There was also a man who is running a photo stand in front of the coffee shop and who is coming there to warm up and hide from an annoying drizzling rain. Observing this man made me wondering why there is no gadget protection society, because the way he treated his gear should disqualify him from being a gadget owner. He would drop, drag, and press his laptops so hard that i wondered how they can function at all especially since they were also operating in rain. That was a sad picture.
I was fascinated by the amount and variety of communication technologies found in such a small space and even more so by the variety of uses. Interesting…
In the past i blogged about online product placement. Here is another interesting video linked from the Washington Post and telling the story of growing phenomenon of product placement in online, supposedly grassroots, content. (Sorry, but i still didn’t figure out how to embed video other than YouTube and Google in WordPress).
So much for 2.0-ish innovation?
To cheer you up, here is another one on the subject, but less serious:
George Bush is coming to visit Israel and it is a great example of media event. I was watching a morning program today (on channel 10) and the anchors proudly announced that the entire day today will be dedicated to the visit (mind you, he hasn’t even landed yet). And this obsession is characteristic of all the Israeli media today. A classic example of media event.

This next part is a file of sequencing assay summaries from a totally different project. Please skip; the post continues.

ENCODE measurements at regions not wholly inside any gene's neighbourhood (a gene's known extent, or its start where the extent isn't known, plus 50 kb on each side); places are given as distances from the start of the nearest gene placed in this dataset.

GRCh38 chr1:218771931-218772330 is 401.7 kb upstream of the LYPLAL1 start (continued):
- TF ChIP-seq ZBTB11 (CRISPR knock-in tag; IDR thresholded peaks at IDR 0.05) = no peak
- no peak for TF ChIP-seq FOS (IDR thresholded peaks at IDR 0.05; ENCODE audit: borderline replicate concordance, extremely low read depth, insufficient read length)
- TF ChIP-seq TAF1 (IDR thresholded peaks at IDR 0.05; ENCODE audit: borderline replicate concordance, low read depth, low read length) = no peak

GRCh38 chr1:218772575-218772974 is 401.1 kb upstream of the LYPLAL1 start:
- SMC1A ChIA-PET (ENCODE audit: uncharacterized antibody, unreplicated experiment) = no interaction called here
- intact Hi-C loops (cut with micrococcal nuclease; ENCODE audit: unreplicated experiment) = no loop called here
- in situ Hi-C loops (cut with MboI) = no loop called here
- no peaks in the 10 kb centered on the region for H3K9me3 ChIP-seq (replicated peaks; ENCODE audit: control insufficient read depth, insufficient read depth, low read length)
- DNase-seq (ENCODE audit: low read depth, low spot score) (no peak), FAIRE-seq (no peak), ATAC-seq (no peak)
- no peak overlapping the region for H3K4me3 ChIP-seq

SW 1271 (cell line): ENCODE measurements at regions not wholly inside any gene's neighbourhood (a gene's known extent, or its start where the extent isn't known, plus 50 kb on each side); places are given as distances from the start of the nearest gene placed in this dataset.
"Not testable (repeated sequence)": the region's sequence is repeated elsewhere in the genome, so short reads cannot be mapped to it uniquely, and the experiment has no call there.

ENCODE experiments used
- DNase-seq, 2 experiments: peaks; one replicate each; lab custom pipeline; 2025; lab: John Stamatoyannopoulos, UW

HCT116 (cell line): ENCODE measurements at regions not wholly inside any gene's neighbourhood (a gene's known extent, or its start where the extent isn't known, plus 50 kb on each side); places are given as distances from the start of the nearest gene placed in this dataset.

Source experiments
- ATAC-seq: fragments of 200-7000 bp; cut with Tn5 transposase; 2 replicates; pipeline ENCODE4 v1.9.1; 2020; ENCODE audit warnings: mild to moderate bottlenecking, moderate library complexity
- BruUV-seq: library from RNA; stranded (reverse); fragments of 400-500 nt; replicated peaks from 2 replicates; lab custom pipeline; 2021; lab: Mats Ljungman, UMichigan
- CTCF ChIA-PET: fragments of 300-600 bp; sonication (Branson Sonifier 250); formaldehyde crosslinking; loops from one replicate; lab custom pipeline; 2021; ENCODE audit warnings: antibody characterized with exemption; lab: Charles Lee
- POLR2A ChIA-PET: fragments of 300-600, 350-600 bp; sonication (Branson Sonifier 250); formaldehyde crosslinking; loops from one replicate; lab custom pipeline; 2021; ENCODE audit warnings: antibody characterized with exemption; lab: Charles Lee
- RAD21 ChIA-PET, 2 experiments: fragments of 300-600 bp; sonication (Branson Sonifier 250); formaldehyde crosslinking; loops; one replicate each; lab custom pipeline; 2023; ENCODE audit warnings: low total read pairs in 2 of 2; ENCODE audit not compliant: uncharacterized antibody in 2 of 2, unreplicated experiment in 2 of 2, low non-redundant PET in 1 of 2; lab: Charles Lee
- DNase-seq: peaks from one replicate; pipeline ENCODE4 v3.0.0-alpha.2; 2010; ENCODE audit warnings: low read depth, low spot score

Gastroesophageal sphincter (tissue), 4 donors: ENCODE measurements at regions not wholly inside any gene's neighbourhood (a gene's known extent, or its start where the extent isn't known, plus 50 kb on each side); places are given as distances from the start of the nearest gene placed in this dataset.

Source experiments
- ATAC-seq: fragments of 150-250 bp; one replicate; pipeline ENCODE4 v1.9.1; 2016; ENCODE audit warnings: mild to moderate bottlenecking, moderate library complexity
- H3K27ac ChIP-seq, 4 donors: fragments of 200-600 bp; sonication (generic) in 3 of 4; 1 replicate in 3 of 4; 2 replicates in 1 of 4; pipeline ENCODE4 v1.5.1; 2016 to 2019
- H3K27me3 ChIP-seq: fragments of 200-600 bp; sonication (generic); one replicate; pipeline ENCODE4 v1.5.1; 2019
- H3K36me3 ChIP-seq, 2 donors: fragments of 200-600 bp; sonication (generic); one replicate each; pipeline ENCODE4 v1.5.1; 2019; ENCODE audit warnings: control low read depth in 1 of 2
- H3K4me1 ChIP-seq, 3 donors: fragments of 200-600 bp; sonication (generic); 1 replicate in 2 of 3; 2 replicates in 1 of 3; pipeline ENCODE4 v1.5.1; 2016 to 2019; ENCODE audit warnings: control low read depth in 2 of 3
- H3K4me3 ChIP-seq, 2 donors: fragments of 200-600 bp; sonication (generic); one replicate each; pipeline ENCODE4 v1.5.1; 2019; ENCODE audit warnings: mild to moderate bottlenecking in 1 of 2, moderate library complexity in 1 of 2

I am sitting now at a conference on privacy in social networks, organized by the Netvision Institute at TAU. The first part of the conference brought a strong sense of deja vu. It focused primarily on the “danger” of fictive identities online and the legal implications of it. I felt like reading Sherry Turkle again, but found it very difficult to connect to the speakers (particularly one of them who drifted into talking about a digital camera that can see through your clothes).
Gladly, i wasn’t alone, and another person in the audience asked about the repercussions of actually sharing the real information. How come we came back to discussing the “danger” of the fictitious, while the potential harm of the real is much more tangible? The speakers didn’t have concrete answers. However, as if to prove my line of thought, the current session is focusing on issues of dealing with real information and privacy issues. Interestingly, this session consists only of industry people who actually build these social networks.